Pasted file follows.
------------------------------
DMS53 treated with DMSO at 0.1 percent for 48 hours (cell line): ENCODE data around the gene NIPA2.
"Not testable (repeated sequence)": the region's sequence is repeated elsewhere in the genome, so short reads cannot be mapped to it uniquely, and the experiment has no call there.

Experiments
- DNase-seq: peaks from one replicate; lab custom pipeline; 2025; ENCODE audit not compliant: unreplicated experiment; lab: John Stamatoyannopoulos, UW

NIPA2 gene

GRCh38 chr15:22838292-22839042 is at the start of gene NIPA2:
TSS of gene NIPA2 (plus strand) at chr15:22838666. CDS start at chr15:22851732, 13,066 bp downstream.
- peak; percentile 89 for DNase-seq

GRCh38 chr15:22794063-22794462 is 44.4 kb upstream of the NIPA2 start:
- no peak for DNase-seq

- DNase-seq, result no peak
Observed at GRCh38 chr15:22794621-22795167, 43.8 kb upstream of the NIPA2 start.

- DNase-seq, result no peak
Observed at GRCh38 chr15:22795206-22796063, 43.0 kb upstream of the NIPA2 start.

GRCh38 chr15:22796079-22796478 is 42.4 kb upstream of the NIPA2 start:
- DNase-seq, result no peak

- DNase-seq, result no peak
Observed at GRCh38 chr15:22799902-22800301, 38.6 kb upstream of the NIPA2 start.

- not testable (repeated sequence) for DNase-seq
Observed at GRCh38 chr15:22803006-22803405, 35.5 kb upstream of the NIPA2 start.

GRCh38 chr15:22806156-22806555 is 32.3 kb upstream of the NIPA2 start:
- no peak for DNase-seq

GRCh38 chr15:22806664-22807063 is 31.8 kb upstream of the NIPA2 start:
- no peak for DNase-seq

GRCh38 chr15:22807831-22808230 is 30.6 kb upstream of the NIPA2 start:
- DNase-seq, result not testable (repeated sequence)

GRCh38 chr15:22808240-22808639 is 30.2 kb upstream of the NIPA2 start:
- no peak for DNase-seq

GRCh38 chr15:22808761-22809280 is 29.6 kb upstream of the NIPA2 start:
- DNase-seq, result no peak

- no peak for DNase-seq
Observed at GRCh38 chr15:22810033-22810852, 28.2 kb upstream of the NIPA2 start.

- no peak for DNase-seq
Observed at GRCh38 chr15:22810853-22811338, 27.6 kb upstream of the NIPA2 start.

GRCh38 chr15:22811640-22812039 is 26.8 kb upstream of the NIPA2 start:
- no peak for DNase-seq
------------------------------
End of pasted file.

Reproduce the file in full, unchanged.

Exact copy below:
DMS53 treated with DMSO at 0.1 percent for 48 hours (cell line): ENCODE data around the gene NIPA2.
"Not testable (repeated sequence)": the region's sequence is repeated elsewhere in the genome, so short reads cannot be mapped to it uniquely, and the experiment has no call there.

Experiments
- DNase-seq: peaks from one replicate; lab custom pipeline; 2025; ENCODE audit not compliant: unreplicated experiment; lab: John Stamatoyannopoulos, UW

NIPA2 gene

GRCh38 chr15:22838292-22839042 is at the start of gene NIPA2:
TSS of gene NIPA2 (plus strand) at chr15:22838666. CDS start at chr15:22851732, 13,066 bp downstream.
- peak; percentile 89 for DNase-seq

GRCh38 chr15:22794063-22794462 is 44.4 kb upstream of the NIPA2 start:
- no peak for DNase-seq

- DNase-seq, result no peak
Observed at GRCh38 chr15:22794621-22795167, 43.8 kb upstream of the NIPA2 start.

- DNase-seq, result no peak
Observed at GRCh38 chr15:22795206-22796063, 43.0 kb upstream of the NIPA2 start.

GRCh38 chr15:22796079-22796478 is 42.4 kb upstream of the NIPA2 start:
- DNase-seq, result no peak

- DNase-seq, result no peak
Observed at GRCh38 chr15:22799902-22800301, 38.6 kb upstream of the NIPA2 start.

- not testable (repeated sequence) for DNase-seq
Observed at GRCh38 chr15:22803006-22803405, 35.5 kb upstream of the NIPA2 start.

GRCh38 chr15:22806156-22806555 is 32.3 kb upstream of the NIPA2 start:
- no peak for DNase-seq

GRCh38 chr15:22806664-22807063 is 31.8 kb upstream of the NIPA2 start:
- no peak for DNase-seq

GRCh38 chr15:22807831-22808230 is 30.6 kb upstream of the NIPA2 start:
- DNase-seq, result not testable (repeated sequence)

GRCh38 chr15:22808240-22808639 is 30.2 kb upstream of the NIPA2 start:
- no peak for DNase-seq

GRCh38 chr15:22808761-22809280 is 29.6 kb upstream of the NIPA2 start:
- DNase-seq, result no peak

- no peak for DNase-seq
Observed at GRCh38 chr15:22810033-22810852, 28.2 kb upstream of the NIPA2 start.

- no peak for DNase-seq
Observed at GRCh38 chr15:22810853-22811338, 27.6 kb upstream of the NIPA2 start.

GRCh38 chr15:22811640-22812039 is 26.8 kb upstream of the NIPA2 start:
- no peak for DNase-seq